Shabbat, as I learned, is a social institution, built into Judaism so that we have time to rest and reconstitute ourselves. It’s less about denial than it is about reward. At heart, it’s a weekly holiday in celebration of the creation of the world, and it is meant to be rich and enjoyed and to have a different texture from the rest of the week.
I would need that rest, since getting ready for Shabbat was the most stressful event since my son’s bris. It took me nearly five hours to shop and prepare enough food for Friday night dinner and Shabbat lunch, to tape over light switches so that I wouldn’t inadvertently break the Sabbath, set timers for lights, craft a spicebox out of tinfoil and cloves, hide my telephones, and tear myself away from the alternate universe of the Internet. Lastly, I had to remember to turn my oven down to 200° and leave it on, so that we would have warm food at lunch the next day. I took a shot at convincing my wife that I wasn’t allowed to change diapers on Shabbat. But she wasn’t persuaded of any strict halachic basis for that.
When Friday night fell, something amazing happened: I heard silence, true silence, for the first time in a long time, as if my house had taken a breath and let out a deep sigh. We enjoyed a quiet dinner with friends, and my wife and her college friend geeked out like a couple of day-school veterans and sang Hebrew songs after the meal. I resisted the temptation to spin my favorite Rancid CD to drown out their warbling.
As we slid into bed, I remembered what Rabbi Green had said about having sex on Shabbat: it’s actually a double mitzvah. To clarify, singles: Beer-goggled hook-ups at the local bar don’t count. This two-for-one special only applies to married couples. In the darkness of our bedroom, I had no difficulty fulfilling that mitzvah. Without the distractions of my nightly podcast and my wife’s New York Times crossword, I followed Rabbi Green’s advice to the letter, and I felt, for the first time, like the Perfect Jew.
As we walked to our local synagogue the next morning, it was as if we had stepped out of history, out of a woodcut etching; a tall slim kippah-wearing Jew and his wife and baby, trudging timelessly to synagogue. Though Rabbi Green had said we were not required to pray on Shabbat, we felt that we should visit our local synagogue for the first time.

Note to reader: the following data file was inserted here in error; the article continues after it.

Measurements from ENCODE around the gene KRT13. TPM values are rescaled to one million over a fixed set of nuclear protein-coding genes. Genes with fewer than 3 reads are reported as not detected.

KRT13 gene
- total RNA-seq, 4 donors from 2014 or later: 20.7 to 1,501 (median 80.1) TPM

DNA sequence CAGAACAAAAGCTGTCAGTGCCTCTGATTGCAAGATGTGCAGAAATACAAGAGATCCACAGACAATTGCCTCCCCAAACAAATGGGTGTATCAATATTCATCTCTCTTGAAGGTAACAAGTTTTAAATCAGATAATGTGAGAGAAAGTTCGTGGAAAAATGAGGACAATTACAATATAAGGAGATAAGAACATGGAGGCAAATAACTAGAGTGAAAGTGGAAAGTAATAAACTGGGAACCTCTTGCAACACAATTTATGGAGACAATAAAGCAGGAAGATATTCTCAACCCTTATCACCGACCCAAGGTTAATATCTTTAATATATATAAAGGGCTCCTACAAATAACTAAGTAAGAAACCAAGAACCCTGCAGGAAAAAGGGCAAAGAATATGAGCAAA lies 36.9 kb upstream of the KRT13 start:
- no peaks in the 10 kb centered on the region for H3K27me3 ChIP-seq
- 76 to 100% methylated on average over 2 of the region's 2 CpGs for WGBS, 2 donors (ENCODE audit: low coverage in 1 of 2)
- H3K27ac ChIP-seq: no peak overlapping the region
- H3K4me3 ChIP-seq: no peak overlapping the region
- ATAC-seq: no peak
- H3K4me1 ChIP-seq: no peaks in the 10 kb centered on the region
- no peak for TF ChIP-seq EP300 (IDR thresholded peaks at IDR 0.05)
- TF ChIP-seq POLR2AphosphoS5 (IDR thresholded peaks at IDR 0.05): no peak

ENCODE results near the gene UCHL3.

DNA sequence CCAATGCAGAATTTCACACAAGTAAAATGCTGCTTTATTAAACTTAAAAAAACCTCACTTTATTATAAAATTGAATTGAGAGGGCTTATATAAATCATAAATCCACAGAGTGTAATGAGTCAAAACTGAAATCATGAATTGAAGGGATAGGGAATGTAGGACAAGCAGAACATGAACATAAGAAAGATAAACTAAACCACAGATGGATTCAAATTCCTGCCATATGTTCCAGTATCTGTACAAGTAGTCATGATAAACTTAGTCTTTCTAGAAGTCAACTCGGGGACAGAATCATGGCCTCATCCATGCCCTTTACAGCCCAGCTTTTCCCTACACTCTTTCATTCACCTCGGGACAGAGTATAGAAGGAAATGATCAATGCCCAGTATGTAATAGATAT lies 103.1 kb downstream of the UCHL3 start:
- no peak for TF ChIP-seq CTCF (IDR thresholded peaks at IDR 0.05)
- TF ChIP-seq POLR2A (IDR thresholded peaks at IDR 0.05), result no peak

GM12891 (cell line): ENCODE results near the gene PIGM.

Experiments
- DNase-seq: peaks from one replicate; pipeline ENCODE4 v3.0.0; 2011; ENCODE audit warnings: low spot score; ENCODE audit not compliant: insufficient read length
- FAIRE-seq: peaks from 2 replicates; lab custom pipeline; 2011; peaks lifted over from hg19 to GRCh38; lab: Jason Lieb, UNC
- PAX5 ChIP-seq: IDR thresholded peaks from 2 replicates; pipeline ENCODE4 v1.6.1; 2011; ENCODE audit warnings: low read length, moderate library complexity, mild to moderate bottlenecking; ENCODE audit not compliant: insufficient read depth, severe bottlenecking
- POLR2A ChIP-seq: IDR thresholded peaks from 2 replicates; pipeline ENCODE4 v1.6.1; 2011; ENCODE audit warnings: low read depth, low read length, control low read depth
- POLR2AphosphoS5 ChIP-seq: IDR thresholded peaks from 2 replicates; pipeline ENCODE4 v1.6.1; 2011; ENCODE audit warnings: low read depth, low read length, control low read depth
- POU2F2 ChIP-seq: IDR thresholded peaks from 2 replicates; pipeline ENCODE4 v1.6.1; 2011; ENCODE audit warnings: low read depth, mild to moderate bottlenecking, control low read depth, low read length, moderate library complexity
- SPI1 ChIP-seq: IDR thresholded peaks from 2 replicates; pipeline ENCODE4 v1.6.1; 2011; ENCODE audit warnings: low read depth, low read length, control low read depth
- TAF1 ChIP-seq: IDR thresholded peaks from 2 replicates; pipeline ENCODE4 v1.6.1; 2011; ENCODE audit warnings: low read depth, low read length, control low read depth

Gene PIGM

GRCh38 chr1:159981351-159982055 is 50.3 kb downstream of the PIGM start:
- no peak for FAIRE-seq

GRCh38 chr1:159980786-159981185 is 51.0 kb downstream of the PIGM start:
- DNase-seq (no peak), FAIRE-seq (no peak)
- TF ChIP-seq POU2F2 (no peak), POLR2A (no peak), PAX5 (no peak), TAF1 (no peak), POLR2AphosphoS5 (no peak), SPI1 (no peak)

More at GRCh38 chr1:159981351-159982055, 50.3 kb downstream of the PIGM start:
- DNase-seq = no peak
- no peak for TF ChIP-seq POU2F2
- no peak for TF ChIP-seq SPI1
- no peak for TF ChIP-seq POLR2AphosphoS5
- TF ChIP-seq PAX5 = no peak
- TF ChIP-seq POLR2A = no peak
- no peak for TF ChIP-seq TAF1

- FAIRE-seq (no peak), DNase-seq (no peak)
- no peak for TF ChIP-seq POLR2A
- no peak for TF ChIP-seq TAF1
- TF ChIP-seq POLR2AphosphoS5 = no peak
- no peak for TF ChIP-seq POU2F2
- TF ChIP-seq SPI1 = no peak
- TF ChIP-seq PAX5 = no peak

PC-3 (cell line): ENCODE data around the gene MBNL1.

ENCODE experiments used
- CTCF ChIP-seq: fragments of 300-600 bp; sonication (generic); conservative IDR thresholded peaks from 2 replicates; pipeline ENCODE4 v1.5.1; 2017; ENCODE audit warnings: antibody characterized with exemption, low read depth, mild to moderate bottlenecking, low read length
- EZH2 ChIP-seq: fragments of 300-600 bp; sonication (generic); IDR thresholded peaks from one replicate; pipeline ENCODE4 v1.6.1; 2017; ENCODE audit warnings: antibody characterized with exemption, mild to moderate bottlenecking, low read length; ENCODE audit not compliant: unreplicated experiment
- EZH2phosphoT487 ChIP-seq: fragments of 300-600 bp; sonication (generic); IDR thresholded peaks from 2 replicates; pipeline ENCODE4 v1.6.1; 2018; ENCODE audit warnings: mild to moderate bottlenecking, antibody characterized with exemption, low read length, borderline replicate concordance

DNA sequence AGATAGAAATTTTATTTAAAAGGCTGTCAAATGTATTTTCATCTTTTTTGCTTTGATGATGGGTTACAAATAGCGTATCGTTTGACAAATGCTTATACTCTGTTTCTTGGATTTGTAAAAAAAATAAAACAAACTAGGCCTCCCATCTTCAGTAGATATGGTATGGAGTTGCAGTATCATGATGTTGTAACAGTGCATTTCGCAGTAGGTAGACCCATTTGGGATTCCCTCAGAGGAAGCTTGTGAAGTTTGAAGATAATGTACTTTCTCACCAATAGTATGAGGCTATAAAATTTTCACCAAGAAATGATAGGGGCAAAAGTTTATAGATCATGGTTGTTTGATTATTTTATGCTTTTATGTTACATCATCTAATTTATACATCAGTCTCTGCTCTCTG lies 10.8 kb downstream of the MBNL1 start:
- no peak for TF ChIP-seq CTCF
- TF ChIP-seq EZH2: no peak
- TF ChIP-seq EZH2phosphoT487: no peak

It took over an hour for a minyan to gather in the traditional egalitarian shul, and aside from two or three others, we were the youngest people in the joint by almost 50 years. And as we sat listening to the charmingly archaic Ashkenazi pronunciation of the rabbi, I realized that though time may slow down today,
the hours and days will keep moving forward and before long these few faithful souls would be gone and the synagogue would stand empty. I didn’t want that to happen, because somehow I knew I would be losing a small part of myself. Though we had never met these people before, we were greeted as family, and I was invited up to the bima, to say the blessing over the Torah portion. It was the first time I had done so since my bar mitzvah.
When we arrived home, the computer inside our goyish oven had turned itself off, not understanding that we Jews actually like to eat lukewarm chicken and potatoes at Shabbat luncheon.
And as the day came to an end and we smelled the spices intended to bring us back to the regular week, I realized that in observing Shabbat I had not bound myself to meaningless regulations; on the contrary, I had unbound myself from the siren call of commerce, technology, and pop culture. I felt that I could think without the static of the modern world filling my head like a hive of buzzing bees.
A week later, as I found myself navigating my diaper-laden supersized shopping cart through the hellish morass of Costco’s Saturday rush hour, I felt a longing for that inner peace I had discovered within me. I tried to remember the words I had recited on the bima just a week before, hoping for a booster shot of Shabbat serenity. But they were already lost to me.